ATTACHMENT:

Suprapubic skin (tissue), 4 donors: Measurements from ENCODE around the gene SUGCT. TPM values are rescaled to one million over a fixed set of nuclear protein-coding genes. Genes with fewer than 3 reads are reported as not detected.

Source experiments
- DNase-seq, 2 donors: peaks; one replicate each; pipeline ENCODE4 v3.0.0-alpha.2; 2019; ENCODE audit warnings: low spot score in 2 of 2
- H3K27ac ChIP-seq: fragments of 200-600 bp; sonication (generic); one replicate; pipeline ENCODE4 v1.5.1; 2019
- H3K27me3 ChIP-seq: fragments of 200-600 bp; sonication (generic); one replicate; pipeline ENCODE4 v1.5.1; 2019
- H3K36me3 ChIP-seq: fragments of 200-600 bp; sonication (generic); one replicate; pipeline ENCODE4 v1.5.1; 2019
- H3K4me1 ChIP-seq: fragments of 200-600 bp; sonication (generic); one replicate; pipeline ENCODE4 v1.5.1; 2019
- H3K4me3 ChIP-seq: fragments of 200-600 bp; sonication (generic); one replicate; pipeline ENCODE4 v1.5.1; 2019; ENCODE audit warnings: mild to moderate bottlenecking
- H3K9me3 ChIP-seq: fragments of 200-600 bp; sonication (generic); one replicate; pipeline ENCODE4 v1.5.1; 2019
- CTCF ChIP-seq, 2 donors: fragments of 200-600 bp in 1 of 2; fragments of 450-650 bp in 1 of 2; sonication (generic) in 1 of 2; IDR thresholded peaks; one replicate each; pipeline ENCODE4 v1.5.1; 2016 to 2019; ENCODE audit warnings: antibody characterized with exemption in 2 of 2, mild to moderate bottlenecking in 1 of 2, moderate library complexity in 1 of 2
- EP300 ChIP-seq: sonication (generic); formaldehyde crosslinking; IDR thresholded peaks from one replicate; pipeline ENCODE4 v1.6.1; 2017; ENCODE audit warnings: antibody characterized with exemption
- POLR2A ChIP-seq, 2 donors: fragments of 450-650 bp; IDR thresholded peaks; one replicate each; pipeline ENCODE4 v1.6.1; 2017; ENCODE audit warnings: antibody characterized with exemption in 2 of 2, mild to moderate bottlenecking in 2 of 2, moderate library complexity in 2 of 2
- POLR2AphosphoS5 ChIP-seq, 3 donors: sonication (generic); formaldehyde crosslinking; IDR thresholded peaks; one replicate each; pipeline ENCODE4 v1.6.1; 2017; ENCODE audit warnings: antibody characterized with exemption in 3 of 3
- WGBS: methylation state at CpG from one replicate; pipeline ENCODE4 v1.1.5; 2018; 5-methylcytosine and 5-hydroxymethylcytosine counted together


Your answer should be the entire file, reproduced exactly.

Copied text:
Suprapubic skin (tissue), 4 donors: Measurements from ENCODE around the gene SUGCT. TPM values are rescaled to one million over a fixed set of nuclear protein-coding genes. Genes with fewer than 3 reads are reported as not detected.

Source experiments
- DNase-seq, 2 donors: peaks; one replicate each; pipeline ENCODE4 v3.0.0-alpha.2; 2019; ENCODE audit warnings: low spot score in 2 of 2
- H3K27ac ChIP-seq: fragments of 200-600 bp; sonication (generic); one replicate; pipeline ENCODE4 v1.5.1; 2019
- H3K27me3 ChIP-seq: fragments of 200-600 bp; sonication (generic); one replicate; pipeline ENCODE4 v1.5.1; 2019
- H3K36me3 ChIP-seq: fragments of 200-600 bp; sonication (generic); one replicate; pipeline ENCODE4 v1.5.1; 2019
- H3K4me1 ChIP-seq: fragments of 200-600 bp; sonication (generic); one replicate; pipeline ENCODE4 v1.5.1; 2019
- H3K4me3 ChIP-seq: fragments of 200-600 bp; sonication (generic); one replicate; pipeline ENCODE4 v1.5.1; 2019; ENCODE audit warnings: mild to moderate bottlenecking
- H3K9me3 ChIP-seq: fragments of 200-600 bp; sonication (generic); one replicate; pipeline ENCODE4 v1.5.1; 2019
- CTCF ChIP-seq, 2 donors: fragments of 200-600 bp in 1 of 2; fragments of 450-650 bp in 1 of 2; sonication (generic) in 1 of 2; IDR thresholded peaks; one replicate each; pipeline ENCODE4 v1.5.1; 2016 to 2019; ENCODE audit warnings: antibody characterized with exemption in 2 of 2, mild to moderate bottlenecking in 1 of 2, moderate library complexity in 1 of 2
- EP300 ChIP-seq: sonication (generic); formaldehyde crosslinking; IDR thresholded peaks from one replicate; pipeline ENCODE4 v1.6.1; 2017; ENCODE audit warnings: antibody characterized with exemption
- POLR2A ChIP-seq, 2 donors: fragments of 450-650 bp; IDR thresholded peaks; one replicate each; pipeline ENCODE4 v1.6.1; 2017; ENCODE audit warnings: antibody characterized with exemption in 2 of 2, mild to moderate bottlenecking in 2 of 2, moderate library complexity in 2 of 2
- POLR2AphosphoS5 ChIP-seq, 3 donors: sonication (generic); formaldehyde crosslinking; IDR thresholded peaks; one replicate each; pipeline ENCODE4 v1.6.1; 2017; ENCODE audit warnings: antibody characterized with exemption in 3 of 3
- WGBS: methylation state at CpG from one replicate; pipeline ENCODE4 v1.1.5; 2018; 5-methylcytosine and 5-hydroxymethylcytosine counted together